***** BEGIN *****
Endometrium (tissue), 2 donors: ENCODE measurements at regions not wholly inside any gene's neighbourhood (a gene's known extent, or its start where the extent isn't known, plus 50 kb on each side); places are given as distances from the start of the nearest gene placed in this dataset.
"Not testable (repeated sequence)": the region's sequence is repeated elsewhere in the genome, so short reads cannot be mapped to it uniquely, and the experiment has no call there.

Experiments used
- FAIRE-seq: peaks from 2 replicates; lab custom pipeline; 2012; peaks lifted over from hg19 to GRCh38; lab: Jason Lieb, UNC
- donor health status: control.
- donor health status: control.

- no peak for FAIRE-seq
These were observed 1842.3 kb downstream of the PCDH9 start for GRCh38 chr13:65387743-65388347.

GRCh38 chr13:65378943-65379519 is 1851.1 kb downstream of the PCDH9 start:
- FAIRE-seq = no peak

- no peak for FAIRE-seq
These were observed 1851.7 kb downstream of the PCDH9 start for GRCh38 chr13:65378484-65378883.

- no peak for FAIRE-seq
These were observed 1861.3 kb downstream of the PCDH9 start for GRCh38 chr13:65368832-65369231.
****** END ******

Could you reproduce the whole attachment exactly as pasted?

Endometrium (tissue), 2 donors: ENCODE measurements at regions not wholly inside any gene's neighbourhood (a gene's known extent, or its start where the extent isn't known, plus 50 kb on each side); places are given as distances from the start of the nearest gene placed in this dataset.
"Not testable (repeated sequence)": the region's sequence is repeated elsewhere in the genome, so short reads cannot be mapped to it uniquely, and the experiment has no call there.

Experiments used
- FAIRE-seq: peaks from 2 replicates; lab custom pipeline; 2012; peaks lifted over from hg19 to GRCh38; lab: Jason Lieb, UNC
- donor health status: control.
- donor health status: control.

- no peak for FAIRE-seq
These were observed 1842.3 kb downstream of the PCDH9 start for GRCh38 chr13:65387743-65388347.

GRCh38 chr13:65378943-65379519 is 1851.1 kb downstream of the PCDH9 start:
- FAIRE-seq = no peak

- no peak for FAIRE-seq
These were observed 1851.7 kb downstream of the PCDH9 start for GRCh38 chr13:65378484-65378883.

- no peak for FAIRE-seq
These were observed 1861.3 kb downstream of the PCDH9 start for GRCh38 chr13:65368832-65369231.